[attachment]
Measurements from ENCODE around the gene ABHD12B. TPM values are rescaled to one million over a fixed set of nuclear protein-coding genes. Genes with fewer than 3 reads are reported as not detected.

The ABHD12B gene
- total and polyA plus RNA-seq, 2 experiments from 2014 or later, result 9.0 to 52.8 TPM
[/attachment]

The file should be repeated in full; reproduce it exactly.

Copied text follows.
Measurements from ENCODE around the gene ABHD12B. TPM values are rescaled to one million over a fixed set of nuclear protein-coding genes. Genes with fewer than 3 reads are reported as not detected.

The ABHD12B gene
- total and polyA plus RNA-seq, 2 experiments from 2014 or later, result 9.0 to 52.8 TPM